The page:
A person may wish to change his or her will for a variety of reasons, usually when there is a change in circumstances brought on by marriage, divorce, birth or adoption, or a change in a person’s decision regarding the beneficiaries of a will.
Circumstances that May Necessitate Changing a Will
Marriage or Divorce – In most states, a spouse is entitled to claim a statutory percentage of his or her spouse’s estate. A divorce decree or annulment revokes any gift to a former spouse under a will. However, changing a will to reflect these important life changes is advised.
Birth or Adoption – A will should reflect the addition of a new family member. The will should state who will act as guardian of the child and his assets if one or both parents die. As well, the will should indicate if this new family member is to inherit under the will.
Physical Relocation – Changes to a will may be necessary when a person moves to a state that has divorce property division laws that vary from the state in which an original will was drafted. While the majority of the states have equitable property distribution laws, nine have community property laws. Property is distributed differently under each scheme.
Change in Finances or Assets – If a person gains or loses a major asset, this change should be designated in his will. For example, if the testator acquires new property and wants a specific person to receive it, this should be indicated in the will.
Changes in Beneficiaries – If the testator wishes to include or exclude certain beneficiaries, this desire should be reflected in the will. Changes such as the death of a spouse or beneficiary should also be reflected.
Process for Changing a Will
Drafting a New Will or Codicil
In order to change a will, it is best to draft a new will that revokes all previous wills. Or one can make an amendment in the form of a codicil to the will. A codicil must be in writing and comply with the same statutory requirements for the creation of a will. It is generally easier to create a new will that revokes all other prior wills.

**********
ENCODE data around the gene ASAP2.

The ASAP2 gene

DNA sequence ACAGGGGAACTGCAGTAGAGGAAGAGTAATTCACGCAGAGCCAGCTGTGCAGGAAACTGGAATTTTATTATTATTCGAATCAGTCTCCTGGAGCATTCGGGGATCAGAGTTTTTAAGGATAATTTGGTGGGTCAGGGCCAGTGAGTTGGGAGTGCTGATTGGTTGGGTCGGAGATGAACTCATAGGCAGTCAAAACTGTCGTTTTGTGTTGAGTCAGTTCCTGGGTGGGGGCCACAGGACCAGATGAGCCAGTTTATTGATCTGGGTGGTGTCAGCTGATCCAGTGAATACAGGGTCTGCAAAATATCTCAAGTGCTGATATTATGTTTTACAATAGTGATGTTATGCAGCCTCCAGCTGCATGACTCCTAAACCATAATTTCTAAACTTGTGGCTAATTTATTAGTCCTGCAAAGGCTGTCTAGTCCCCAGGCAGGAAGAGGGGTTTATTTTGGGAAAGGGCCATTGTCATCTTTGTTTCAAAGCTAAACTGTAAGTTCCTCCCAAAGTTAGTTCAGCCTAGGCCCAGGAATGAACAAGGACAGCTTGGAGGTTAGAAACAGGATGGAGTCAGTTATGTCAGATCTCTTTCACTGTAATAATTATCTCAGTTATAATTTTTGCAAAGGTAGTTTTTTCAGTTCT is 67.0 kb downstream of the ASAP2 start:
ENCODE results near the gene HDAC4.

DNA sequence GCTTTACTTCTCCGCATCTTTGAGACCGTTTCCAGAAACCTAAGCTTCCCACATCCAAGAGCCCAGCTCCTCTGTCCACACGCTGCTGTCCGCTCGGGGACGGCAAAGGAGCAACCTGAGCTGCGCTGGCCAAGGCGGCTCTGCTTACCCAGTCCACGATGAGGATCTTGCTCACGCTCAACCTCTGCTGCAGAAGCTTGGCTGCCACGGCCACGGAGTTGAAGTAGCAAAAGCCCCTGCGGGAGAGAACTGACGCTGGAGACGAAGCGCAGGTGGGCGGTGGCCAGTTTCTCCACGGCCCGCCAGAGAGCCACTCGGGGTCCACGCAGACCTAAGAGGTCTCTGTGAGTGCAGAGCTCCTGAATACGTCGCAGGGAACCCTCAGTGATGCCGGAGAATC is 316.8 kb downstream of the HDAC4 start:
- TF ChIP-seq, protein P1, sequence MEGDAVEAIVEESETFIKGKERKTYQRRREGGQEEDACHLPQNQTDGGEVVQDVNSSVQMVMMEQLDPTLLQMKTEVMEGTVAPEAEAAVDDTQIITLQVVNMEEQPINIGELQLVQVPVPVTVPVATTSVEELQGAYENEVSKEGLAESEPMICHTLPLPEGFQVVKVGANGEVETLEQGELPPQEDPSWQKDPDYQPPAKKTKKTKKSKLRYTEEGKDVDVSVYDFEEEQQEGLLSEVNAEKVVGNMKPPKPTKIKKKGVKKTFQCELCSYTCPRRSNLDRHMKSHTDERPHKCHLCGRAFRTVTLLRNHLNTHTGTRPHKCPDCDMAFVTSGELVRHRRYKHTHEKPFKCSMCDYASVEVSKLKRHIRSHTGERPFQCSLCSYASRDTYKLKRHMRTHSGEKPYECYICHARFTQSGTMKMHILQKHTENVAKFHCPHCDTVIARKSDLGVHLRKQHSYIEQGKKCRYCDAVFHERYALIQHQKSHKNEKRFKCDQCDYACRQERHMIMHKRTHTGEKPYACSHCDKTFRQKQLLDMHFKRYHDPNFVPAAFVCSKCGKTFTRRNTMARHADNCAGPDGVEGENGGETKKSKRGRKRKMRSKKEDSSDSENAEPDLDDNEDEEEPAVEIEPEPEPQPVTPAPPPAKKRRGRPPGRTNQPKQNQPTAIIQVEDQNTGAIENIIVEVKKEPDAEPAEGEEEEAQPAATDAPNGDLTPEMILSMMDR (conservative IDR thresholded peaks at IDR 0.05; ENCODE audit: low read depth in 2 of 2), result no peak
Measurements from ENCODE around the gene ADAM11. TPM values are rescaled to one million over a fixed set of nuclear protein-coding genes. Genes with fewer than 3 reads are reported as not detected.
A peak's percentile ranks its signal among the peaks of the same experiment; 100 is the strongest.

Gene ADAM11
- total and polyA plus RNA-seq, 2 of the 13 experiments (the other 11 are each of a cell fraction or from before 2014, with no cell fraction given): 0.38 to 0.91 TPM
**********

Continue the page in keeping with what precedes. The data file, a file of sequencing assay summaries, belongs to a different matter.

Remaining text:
Partial Revocation by Physical Act
Some states allow a testator to simply cross out provisions in a will that he wishes to change and to write in new ones. However, the court may have a difficult time discerning the testator’s intent as to how he wishes to dispose of his property. To avoid this dilemma, a testator should draft a codicil or a new will.
Destruction of Prior Wills
When a new will is drafted, all prior wills should be destroyed, burned, or otherwise obliterated to avoid confusion and the expenditure of time and money in probate court.
Battle of the Wills
When two conflicting wills exist, the probate court will attempt to dispose of the estate under both wills. If there is an inconsistency between the two, the more recent will controls. If two wills are completely inconsistent with each other, the newest will controls and the court will deem the prior will revoked.
A person may wish to change his will and may do so by drafting a new will or codicil (amendment) to the will. Changes to a will are usually prompted by changes in a person’s assets or beneficiaries. Care should be taken that a proper change is made to avoid lengthy and costly litigation in probate court.